Vertigo: not just a U2 song

“How do I find my way back to my desk?!”

With that, vertigo had entered my life in 2005 while I was at work. The hallway seemed to be spinning. Or was it me? Had I finally lost my mind altogether?

A tilting floor wanted to meet my knees instead of my feet.

“Ground control to Major Tom? Can anyone save me?” Afraid of moving any further because I felt like I would fall on the ground nose first.

“Well hello there,” answered Major Tom, “I’m Vertigo, your newest symptom!”

Vertigo as in U2’s Vertigo had absolutely no business with MS-vertigo. Please don’t confuse it with the Hollywood-version of acrophobia, either, the latter being an extreme fear of heights.

I’ve never been afraid of heights, I love flying, I love hillwalking and the higher the mountain, the more I am in awe. I still want to do a parachute jump also, but considering my newest physical companion, I might have to get back to you on that one. What I had encountered that day in the office, however, was not a case of acrophobia, but medical vertigo.

When you experience dizziness triggered by heights, it is called ‘height vertigo’ while ‘vertigo’ itself is the sensation of movement while standing still. Like that, I had been feeling dizzy when cars were speeding past me, or while looking through the windows of a car, bus or train.

It also happened while looking at tall buildings or down the staircase (aren’t I just so damn easily excitable these days?), and I’d start swaying, or lose my balance completely when faced with those oppressors.

However, since the early days of having vertigo, I developed a way of correcting myself quickly and gracefully when I feel myself going off-centre.

At some point, I could pass for Sandra Bullock in Miss Congeniality stumbling and falling over.


That’s when Slapstick Billie was born. Why? People – you know what type of (sub)mammal we often identify ourselves with – would often give me funny looks when falling over or losing balance.

People being people, they will be judgmental and they might not always think the nicest things when they see you staggering at 10am on a weekday (“That early in the morning and drunk already?!”)

Luckily enough, there is good medication out there if you have bouts of vertigo; Serc being one of them. I’d take tablets when I lose my balance a couple of times a day or when I feel dizzy. I’m on the medication on and off according to my needs now and I leave the slapstick moments to Hollywood again.

Another good thing is that when you have vertigo it’s not always a direct result of having multiple sclerosis. You can feel it because of certain medication, having sinusitis, migraines, Ménière’s disease or other underlying causes. The most common reason for feeling vertigo is after excessive use of alcohol but yours truly (myself so) is a non-drinker. You can scrap that reason from my list of plausible causes, so.

For people who have ‘central vertigo’ unsteadiness (also like yours truly), sitting or lying down to clear the feeling may not always help. Often my bed would be spinning under me when I have a vertigo attack… so not nice! My own episodes never last longer than 15 minutes and it’s something that just comes and goes, but when it happens it’s usually with a bang because it’s always unexpected.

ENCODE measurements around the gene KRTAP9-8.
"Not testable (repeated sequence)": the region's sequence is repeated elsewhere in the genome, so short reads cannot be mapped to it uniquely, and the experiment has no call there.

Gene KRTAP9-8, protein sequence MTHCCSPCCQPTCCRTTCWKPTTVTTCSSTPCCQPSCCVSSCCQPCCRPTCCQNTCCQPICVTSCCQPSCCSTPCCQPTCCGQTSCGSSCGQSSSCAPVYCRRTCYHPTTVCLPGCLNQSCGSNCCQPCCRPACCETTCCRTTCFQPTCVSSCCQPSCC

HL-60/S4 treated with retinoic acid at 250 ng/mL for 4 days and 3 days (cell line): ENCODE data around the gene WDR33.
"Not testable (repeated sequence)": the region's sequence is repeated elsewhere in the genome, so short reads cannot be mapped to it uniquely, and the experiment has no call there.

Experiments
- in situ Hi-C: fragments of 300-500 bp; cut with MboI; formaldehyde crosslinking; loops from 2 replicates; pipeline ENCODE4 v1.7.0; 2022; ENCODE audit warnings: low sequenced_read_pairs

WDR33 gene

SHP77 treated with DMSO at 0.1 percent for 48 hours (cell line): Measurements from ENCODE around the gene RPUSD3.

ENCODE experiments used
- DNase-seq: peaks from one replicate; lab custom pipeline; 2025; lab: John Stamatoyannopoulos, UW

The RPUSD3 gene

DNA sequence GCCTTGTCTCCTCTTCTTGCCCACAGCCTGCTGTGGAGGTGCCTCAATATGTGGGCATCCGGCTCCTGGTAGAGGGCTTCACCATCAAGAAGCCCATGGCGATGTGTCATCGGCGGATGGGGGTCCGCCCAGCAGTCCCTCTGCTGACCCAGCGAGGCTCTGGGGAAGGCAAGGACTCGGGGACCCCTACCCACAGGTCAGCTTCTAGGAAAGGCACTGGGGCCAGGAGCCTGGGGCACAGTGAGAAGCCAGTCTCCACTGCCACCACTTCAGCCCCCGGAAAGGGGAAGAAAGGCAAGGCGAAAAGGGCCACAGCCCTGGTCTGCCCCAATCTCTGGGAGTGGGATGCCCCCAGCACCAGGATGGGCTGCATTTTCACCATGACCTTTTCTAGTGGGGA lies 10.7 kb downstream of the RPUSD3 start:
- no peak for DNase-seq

The notion of having looked up at a tall building or down the staircase usually escapes me because I tend to forget vertigo is part of my MS menu. It’s annoying yes, but at least, it doesn’t cause chronic pain.

Either way, vertigo is not a nice symptom to have, if symptoms can be nice, to begin with.

The first time I felt vertigo my MS nurse called me in to have it checked out in the hospital that day, and so I did. But when they told me I would have to stay in hospital for a few days to rest and have more tests, I refused to stay so I went home to sweat it out (I can be rather stubborn when the words ‘hospitalisation’ tumbles out of a doctor’s mouth because hospitals are not places where you can get healthy quickly).

After my initial bout of vertigo, I had another bad episode where things were spinning so fast while being out in town, I had to call a friend to tell me which way was which because I just could not coordinate my sensory input at that moment.

Since then, I make sure I always have Serc tablets in my handbag to help me out if or when I get caught up in dizziness, unsteadiness and when cars, trains or buses are running too fast for my senses. For those reasons, I have put my bicycle aside because my balance could end up costing dearly if speeding traffic would go faster than 10 miles an hour past me. Plus, after having a bicycle horror moment when I broke my coccyx (tailbone) while cycling, I would end up being a complete terror on the road. A one-mile-an-hour-terror, no less!

© Willeke Van Eeckhoutte and Ireland, Multiple Sclerosis & Me, 2011-2012. Unauthorised use and/or duplication of this material without express and written permission from this blog’s author and/or owner is strictly prohibited. Excerpts and links may be used, provided that full and clear credit is given to Willeke Van Eeckhoutte and Ireland, Multiple Sclerosis & Me with appropriate and specific direction to the original content.

Your thoughts?

Fill in your details below or click an icon to log in: Logo

You are commenting using your account. Log Out /  Change )

Google photo

You are commenting using your Google account. Log Out /  Change )

Twitter picture

You are commenting using your Twitter account. Log Out /  Change )

Facebook photo

You are commenting using your Facebook account. Log Out /  Change )

Connecting to %s

This site uses Akismet to reduce spam. Learn how your comment data is processed.